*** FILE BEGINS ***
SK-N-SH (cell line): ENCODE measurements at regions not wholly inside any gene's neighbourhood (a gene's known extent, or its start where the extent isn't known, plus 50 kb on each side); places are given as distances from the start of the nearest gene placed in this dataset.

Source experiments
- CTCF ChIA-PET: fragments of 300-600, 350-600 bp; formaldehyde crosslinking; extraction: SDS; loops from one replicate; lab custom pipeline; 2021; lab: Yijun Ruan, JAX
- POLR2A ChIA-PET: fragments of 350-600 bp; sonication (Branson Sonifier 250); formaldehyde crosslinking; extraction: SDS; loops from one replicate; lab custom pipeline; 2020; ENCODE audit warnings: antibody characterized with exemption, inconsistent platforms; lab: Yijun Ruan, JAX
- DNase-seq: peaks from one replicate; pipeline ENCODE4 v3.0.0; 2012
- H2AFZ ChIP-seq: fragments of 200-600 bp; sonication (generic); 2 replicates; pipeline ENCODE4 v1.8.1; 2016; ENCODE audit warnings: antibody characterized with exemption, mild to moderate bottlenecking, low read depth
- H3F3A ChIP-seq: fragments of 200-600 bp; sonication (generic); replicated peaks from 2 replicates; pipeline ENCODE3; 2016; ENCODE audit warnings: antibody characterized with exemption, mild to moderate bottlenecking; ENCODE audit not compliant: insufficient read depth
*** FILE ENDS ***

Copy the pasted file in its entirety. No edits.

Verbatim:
SK-N-SH (cell line): ENCODE measurements at regions not wholly inside any gene's neighbourhood (a gene's known extent, or its start where the extent isn't known, plus 50 kb on each side); places are given as distances from the start of the nearest gene placed in this dataset.

Source experiments
- CTCF ChIA-PET: fragments of 300-600, 350-600 bp; formaldehyde crosslinking; extraction: SDS; loops from one replicate; lab custom pipeline; 2021; lab: Yijun Ruan, JAX
- POLR2A ChIA-PET: fragments of 350-600 bp; sonication (Branson Sonifier 250); formaldehyde crosslinking; extraction: SDS; loops from one replicate; lab custom pipeline; 2020; ENCODE audit warnings: antibody characterized with exemption, inconsistent platforms; lab: Yijun Ruan, JAX
- DNase-seq: peaks from one replicate; pipeline ENCODE4 v3.0.0; 2012
- H2AFZ ChIP-seq: fragments of 200-600 bp; sonication (generic); 2 replicates; pipeline ENCODE4 v1.8.1; 2016; ENCODE audit warnings: antibody characterized with exemption, mild to moderate bottlenecking, low read depth
- H3F3A ChIP-seq: fragments of 200-600 bp; sonication (generic); replicated peaks from 2 replicates; pipeline ENCODE3; 2016; ENCODE audit warnings: antibody characterized with exemption, mild to moderate bottlenecking; ENCODE audit not compliant: insufficient read depth